Mary Heilmann

Robbin Lockett Galery

Mary Heilmann’s recent abstract paintings are characterized by an almost brazen diffidence—a dispassionate equanimity—that ultimately proves entirely satisfying. Nothing appears hurried or particularly cries out for attention, nothing asserts itself, suggests conflict, or even proposes decisive resolutions. Rather, these curious painterly geometric abstractions read as judicious but meandering artistic interventions evidencing everywhere a generous, maker-friendly voice. Heilmann’s decisions appear so void of focus, so nearly arbitrary, that it is surprising that she achieves such stunning results.

Heilmann’s paintings employ a geometrical vocabulary, but dispense with positivist or transcendent postures. Odd grids assemble and disassemble themselves before our eyes, blatantly lacking the energy to impose a structure that will channel or dominate the canvas. Miss Hunter, 1989, a bored jumble of rectangles, reads as if Heilmann willfully abjured responsibility for her involvement; her palette is reduced to two colors, a washy white and a thoughtless cardinal red, both smeared across the surface with lazy abandon. Drippy splotches, uneven overpainting, and even languorously stretched canvas endows these works with a degree of abject imperturbability.

Mona Lisa, 1989, an eight-sided abstract painting, the silhouette of which is determined by a viscous white square partially superimposed over a hot pink one, brings Heilmann’s practice into a degree of focus. It is both flashy and modest—its title not so much an act of sarcasm as a declaration of equivalence. Much gets leveled in Heilmann’s work; preexisting belief systems and cultlike artistic hierarchies clash with her resolute disinterest in canon, and are washed away beneath her brushy surfaces. Her ability to suggest all this with such pointedly modest images accounts, in no small measure, for the work’s power. This is a deflation that enhances, and a paring away that exposes. Heilmann’s painterly style constitutes a mannerism with a message, an amiable removal from artistic fray.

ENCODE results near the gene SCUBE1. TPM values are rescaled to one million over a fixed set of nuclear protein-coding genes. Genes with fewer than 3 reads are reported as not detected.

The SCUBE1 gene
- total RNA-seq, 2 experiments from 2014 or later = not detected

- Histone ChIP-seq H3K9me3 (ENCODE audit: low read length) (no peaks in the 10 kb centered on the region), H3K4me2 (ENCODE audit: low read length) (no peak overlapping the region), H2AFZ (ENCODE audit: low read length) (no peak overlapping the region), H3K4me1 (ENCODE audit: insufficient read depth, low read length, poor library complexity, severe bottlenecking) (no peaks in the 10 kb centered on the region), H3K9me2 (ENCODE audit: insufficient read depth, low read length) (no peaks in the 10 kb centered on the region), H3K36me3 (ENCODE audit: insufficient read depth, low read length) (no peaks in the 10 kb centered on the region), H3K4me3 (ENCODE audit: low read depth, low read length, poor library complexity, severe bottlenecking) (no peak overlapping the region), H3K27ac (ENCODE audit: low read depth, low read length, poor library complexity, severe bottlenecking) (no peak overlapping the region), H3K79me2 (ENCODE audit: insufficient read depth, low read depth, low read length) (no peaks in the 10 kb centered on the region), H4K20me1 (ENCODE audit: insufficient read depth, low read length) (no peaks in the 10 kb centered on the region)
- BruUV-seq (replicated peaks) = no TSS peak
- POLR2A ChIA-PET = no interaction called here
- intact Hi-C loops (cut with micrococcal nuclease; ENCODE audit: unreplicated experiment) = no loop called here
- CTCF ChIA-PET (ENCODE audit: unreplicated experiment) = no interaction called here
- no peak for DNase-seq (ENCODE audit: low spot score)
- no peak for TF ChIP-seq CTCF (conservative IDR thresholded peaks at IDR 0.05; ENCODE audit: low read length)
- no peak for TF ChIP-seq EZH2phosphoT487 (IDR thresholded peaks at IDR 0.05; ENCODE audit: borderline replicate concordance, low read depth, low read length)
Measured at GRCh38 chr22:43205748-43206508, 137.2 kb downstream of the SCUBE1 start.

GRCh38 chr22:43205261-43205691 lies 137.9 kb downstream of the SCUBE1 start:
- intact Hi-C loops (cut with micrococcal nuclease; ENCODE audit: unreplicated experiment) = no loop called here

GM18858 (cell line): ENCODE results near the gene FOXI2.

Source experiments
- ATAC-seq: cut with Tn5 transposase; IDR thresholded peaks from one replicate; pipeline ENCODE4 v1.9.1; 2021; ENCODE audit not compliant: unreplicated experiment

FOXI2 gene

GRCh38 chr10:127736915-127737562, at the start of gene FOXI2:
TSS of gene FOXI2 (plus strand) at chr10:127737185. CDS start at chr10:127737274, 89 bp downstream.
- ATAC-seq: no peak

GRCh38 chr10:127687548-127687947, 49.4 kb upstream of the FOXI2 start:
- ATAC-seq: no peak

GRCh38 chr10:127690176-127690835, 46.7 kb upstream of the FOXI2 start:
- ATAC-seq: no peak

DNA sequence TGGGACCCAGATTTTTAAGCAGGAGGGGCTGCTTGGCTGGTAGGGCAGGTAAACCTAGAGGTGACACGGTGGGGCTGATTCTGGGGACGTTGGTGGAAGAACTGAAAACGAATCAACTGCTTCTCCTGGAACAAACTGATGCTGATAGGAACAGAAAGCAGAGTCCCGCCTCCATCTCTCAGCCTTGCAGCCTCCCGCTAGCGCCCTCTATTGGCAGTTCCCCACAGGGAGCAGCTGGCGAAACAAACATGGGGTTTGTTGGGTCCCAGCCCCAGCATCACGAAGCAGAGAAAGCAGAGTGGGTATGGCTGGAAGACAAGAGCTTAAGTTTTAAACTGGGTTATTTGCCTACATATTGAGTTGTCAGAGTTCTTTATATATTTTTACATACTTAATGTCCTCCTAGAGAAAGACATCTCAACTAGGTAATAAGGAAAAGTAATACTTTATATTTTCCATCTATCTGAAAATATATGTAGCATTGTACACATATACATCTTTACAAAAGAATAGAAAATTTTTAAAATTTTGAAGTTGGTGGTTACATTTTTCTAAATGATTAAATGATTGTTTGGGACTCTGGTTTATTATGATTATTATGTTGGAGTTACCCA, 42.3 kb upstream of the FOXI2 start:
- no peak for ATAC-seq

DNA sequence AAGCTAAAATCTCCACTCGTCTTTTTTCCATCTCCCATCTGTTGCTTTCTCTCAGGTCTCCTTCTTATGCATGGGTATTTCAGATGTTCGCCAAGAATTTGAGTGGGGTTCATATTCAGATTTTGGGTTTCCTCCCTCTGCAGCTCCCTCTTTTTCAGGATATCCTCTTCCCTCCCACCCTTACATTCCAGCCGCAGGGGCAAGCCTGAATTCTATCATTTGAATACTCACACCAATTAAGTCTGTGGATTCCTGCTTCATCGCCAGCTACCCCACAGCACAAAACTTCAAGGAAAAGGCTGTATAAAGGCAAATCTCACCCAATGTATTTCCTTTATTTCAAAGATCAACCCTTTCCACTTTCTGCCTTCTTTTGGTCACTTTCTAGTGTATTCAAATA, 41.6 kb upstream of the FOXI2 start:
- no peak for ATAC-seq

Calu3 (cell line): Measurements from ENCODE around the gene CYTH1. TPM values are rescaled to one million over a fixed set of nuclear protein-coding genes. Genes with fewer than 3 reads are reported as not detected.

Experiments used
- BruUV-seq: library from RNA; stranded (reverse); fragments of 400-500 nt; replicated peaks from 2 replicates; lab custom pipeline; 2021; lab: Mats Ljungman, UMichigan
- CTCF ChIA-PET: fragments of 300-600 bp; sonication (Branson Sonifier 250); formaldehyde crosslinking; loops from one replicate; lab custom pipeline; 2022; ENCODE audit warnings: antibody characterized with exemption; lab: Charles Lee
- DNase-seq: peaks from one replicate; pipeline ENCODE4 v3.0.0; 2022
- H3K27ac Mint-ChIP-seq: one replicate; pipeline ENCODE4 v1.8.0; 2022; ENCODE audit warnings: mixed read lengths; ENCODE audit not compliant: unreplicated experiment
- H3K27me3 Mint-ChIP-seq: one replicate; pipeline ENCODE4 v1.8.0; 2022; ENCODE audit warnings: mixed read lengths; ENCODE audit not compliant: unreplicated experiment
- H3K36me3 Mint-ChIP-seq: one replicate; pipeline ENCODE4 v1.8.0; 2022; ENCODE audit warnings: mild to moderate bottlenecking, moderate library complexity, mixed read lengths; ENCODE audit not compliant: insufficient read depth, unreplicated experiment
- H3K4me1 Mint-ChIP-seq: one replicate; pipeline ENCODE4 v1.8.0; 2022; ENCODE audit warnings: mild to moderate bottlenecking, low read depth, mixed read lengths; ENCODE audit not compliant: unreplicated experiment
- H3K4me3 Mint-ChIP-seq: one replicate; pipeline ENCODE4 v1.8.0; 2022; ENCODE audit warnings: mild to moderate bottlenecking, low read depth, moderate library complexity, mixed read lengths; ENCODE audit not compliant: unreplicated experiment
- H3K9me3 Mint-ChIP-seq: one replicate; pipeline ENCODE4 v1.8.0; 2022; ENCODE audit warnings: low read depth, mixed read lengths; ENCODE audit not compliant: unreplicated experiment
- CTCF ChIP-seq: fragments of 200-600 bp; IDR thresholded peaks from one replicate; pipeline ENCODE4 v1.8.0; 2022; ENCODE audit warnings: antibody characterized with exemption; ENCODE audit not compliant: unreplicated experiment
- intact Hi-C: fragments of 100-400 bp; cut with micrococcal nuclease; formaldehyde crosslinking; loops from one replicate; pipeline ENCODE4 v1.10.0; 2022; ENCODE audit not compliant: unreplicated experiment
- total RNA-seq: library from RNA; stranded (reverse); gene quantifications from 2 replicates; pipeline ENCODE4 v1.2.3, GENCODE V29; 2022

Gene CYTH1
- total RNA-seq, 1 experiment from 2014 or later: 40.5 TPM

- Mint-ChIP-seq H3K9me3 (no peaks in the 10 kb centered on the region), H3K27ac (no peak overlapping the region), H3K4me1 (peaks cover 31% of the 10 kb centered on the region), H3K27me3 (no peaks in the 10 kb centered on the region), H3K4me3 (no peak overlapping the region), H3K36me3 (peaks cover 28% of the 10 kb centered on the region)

Both Guadalupe, 1989, and Valentine, 1990, subject eight-sided canvas shapes to rather aimless and delightful variegations. In Guadalupe a casual aqua-blue line sinuously wends its way across a weak grid. It’s like a bit of Celtic manuscript doodling, a linear throat-clearing that becomes the entire performance. Valentine presents webs of lines that enclose spaces, some of which are then randomly “filled-in” with red paint. Rather than imposing solutions, Heilmann’s tactics suggest a stream of consciousness, even a logic of indecision. From her absence of will comes not chaos, but almost a natural order, and a series of pictures that solve themselves.

James Yood